This family is transitional between the Mastigasida and the Sarcodasida. Both amoeboid and flagellate stages occur in its life cycle.
The flagellate stage has 2 flagella. The amoeboid stage has lobopodia and resembles Vahlkampfia. The nucleus is vesicular, with a large endosome. The contractile vacuole is conspicuous. The cysts are uninucleate. Naegleria lives on bacteria and is free-living in stagnant water or coprophilic.
Naegleria gruberi (Schardinger) (syn., Dimastigamoeba gruberi) is found in stagnant water and is also coprophilic. The active amoebae are 10 to 36 by 8 to 18 u and have a single vesicular nucleus 3 to 4 u in diameter. The nucleus has a central endosome and sparse granules of peripheral chromatin. The flagellate stage is 18 by 9 u, ovoid, and has 2 equal anterior flagella. It can be produced from the amoeboid stage by flooding the culture with distilled water and exposing it to air. The cysts are spherical, 8 to 12 u in diameter, translucent, with a single nucleus and several large spherical chromatoid bodies when first formed. The cyst wall is double, and the outer wall is perforated by 3 to 8 pores.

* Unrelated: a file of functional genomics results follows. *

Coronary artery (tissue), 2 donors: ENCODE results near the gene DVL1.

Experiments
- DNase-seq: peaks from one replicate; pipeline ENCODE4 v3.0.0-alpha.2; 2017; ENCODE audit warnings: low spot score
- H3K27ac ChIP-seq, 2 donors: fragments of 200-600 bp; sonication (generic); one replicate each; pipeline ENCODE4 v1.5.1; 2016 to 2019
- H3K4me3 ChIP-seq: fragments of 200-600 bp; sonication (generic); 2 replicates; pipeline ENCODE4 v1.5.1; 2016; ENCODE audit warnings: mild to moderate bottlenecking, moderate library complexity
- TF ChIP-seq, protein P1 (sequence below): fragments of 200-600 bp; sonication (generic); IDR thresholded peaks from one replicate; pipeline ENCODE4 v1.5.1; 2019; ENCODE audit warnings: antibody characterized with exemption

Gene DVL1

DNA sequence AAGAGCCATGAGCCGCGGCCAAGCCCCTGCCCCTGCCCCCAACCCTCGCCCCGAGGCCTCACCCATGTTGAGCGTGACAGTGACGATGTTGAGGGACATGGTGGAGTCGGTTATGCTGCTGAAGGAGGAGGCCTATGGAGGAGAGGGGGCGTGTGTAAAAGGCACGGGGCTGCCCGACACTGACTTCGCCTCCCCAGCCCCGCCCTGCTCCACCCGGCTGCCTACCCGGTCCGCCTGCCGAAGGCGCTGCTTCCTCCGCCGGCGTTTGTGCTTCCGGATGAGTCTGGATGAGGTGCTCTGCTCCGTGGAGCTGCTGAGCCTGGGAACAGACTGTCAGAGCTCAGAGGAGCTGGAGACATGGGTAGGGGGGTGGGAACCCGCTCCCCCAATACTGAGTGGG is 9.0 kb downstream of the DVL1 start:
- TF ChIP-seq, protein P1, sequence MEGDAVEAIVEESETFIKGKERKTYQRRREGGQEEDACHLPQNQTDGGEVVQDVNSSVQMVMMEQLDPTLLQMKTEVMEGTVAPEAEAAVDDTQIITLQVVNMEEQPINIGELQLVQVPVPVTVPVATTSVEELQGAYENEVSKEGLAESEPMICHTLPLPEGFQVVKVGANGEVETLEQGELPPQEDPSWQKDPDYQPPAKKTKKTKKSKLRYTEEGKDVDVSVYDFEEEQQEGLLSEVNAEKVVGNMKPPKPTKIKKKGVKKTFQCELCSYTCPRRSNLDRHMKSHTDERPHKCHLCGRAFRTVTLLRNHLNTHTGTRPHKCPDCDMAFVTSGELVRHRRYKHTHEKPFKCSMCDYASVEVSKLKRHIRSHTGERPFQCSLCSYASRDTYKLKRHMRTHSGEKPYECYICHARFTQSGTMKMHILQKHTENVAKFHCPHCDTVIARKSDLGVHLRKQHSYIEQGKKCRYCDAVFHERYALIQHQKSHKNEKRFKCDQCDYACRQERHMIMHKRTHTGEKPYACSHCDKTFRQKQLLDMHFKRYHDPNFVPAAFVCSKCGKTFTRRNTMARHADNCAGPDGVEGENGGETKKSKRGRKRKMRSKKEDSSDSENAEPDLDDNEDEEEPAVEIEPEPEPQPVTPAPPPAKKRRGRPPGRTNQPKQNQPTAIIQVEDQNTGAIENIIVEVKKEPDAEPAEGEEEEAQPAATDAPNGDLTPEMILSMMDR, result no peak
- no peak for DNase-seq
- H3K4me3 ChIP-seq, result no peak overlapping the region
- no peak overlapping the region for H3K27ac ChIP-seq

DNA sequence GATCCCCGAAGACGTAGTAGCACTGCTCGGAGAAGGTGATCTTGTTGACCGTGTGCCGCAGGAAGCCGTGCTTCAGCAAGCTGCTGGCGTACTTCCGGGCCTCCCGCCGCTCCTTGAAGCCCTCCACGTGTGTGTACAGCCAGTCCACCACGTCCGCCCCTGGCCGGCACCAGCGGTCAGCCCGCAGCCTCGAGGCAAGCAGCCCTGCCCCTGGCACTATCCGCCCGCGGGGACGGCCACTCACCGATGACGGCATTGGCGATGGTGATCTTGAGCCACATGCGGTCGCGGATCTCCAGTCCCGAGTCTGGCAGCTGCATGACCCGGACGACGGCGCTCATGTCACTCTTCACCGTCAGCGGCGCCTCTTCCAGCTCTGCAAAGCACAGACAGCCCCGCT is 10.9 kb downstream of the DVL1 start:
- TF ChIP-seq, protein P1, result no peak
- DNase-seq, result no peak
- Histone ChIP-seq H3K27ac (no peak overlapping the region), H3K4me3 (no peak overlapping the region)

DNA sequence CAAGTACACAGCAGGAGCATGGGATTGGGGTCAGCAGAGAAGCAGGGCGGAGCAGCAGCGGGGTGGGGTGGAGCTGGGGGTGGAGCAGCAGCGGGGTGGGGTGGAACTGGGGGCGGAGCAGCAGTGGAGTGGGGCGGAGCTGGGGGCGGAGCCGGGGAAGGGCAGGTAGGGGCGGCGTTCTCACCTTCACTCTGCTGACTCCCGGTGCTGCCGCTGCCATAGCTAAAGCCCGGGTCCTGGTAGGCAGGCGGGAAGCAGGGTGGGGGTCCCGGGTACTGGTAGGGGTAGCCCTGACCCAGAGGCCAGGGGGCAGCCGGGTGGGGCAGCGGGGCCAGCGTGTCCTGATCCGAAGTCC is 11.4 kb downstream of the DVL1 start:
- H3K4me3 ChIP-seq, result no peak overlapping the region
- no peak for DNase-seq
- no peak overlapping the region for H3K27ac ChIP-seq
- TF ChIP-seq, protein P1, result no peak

The nucleus is vesicular, with a large endosome. The flagellate stage has 3 flagella (4 according to Bovee, 1959) and the amoeboid stage is relatively small. The cysts are uninucleate, with a smooth wall.
Trimastigamoeba philippinensis Whitmore, 1911 was first found in human feces. Bovee (1959) rediscovered it in sewage-seepage into a spring in Florida and redescribed it. According to Whitmore (1911), the flagellate stage has 3 (occasionally 2 or 4) anterior flagella and measures 16 to 22 by 6 to 8 u. Bovee, however, found that there are actually 4 anterior flagella which arise in pairs from 2 basal granules adjacent to the nucleus. The flagella lie in an anterior, gullet-like, cylindrical invagination and extend 20 to 25 u, beyond it. According to Bovee, the fully formed flagellate stage is 17 to 20 u long, its larger rear end is 6.5 to 7.5 u in diameter, the narrower anterior end is 4.5 to 5.5 u in diameter and the anterior pocket is 7 u deep.
The amoeboid stage was said by Whitmore (1911) to be 16 to 18 u in diameter. Bovee (1959) said that it is 12 to 18 u in diameter when at rest and 30 to 40 u long and 14 to 20 u wide during rapid locomotion. It moves quickly by means of rapidly-extruded eruptive waves at its frontal margin. It feeds principally on bacteria and has a contractile vacuole which is formed by the union of several small vacuoles in about 2 minutes. The cysts are oval to subspherical. Whitmore (1911) gave their dimensions as 13 to 14 by 8 to 12 u.